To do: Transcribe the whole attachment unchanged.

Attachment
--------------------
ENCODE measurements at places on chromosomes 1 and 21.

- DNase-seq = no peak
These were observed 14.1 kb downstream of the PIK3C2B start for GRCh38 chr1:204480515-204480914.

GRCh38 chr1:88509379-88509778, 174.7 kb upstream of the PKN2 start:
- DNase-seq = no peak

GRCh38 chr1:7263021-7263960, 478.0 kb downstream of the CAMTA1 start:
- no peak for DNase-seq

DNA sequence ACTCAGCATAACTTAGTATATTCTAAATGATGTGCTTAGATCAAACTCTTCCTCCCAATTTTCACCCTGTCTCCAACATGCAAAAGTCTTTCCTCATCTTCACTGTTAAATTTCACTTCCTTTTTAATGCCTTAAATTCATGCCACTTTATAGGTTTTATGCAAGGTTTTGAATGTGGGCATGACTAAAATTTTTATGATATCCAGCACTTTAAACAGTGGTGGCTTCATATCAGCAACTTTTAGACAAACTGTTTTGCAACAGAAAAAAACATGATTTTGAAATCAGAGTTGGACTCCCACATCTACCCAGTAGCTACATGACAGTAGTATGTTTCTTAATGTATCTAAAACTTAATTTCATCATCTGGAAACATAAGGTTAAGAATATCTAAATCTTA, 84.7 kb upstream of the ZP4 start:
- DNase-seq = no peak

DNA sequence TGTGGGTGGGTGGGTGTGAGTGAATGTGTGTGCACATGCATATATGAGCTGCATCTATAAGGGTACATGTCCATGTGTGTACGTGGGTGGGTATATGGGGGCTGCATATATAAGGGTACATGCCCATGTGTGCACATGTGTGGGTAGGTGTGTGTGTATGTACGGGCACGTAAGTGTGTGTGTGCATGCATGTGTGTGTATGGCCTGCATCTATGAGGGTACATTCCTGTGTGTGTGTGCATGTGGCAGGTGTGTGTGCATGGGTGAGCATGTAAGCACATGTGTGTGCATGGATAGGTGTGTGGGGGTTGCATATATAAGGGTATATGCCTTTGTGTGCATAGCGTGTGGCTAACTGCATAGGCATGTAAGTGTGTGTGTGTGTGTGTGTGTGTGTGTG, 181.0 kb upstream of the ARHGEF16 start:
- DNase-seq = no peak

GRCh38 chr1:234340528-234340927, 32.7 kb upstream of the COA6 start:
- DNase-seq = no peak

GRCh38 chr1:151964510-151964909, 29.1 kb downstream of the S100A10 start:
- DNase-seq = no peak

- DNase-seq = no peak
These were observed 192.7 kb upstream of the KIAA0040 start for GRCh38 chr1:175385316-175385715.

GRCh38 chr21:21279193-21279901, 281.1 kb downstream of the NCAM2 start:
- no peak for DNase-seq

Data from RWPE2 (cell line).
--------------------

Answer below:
ENCODE measurements at places on chromosomes 1 and 21.

- DNase-seq = no peak
These were observed 14.1 kb downstream of the PIK3C2B start for GRCh38 chr1:204480515-204480914.

GRCh38 chr1:88509379-88509778, 174.7 kb upstream of the PKN2 start:
- DNase-seq = no peak

GRCh38 chr1:7263021-7263960, 478.0 kb downstream of the CAMTA1 start:
- no peak for DNase-seq

DNA sequence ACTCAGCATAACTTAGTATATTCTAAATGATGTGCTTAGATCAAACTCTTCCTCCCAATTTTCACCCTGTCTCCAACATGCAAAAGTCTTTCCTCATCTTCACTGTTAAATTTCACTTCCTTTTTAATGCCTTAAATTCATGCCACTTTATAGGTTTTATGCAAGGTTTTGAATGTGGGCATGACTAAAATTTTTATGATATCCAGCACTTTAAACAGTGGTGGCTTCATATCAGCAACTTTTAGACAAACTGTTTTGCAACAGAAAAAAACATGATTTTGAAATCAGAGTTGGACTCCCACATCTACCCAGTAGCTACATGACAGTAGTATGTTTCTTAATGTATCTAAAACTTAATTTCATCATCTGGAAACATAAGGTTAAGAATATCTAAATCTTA, 84.7 kb upstream of the ZP4 start:
- DNase-seq = no peak

DNA sequence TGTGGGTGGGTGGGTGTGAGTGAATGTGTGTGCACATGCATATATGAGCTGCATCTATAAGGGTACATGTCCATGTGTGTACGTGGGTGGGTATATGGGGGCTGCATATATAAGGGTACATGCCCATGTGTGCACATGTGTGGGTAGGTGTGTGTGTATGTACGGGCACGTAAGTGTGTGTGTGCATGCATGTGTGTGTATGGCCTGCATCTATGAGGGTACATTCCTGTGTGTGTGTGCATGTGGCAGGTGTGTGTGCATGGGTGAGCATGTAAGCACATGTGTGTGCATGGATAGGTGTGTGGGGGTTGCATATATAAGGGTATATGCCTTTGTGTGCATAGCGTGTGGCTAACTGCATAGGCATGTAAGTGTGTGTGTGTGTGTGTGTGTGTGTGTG, 181.0 kb upstream of the ARHGEF16 start:
- DNase-seq = no peak

GRCh38 chr1:234340528-234340927, 32.7 kb upstream of the COA6 start:
- DNase-seq = no peak

GRCh38 chr1:151964510-151964909, 29.1 kb downstream of the S100A10 start:
- DNase-seq = no peak

- DNase-seq = no peak
These were observed 192.7 kb upstream of the KIAA0040 start for GRCh38 chr1:175385316-175385715.

GRCh38 chr21:21279193-21279901, 281.1 kb downstream of the NCAM2 start:
- no peak for DNase-seq

Data from RWPE2 (cell line).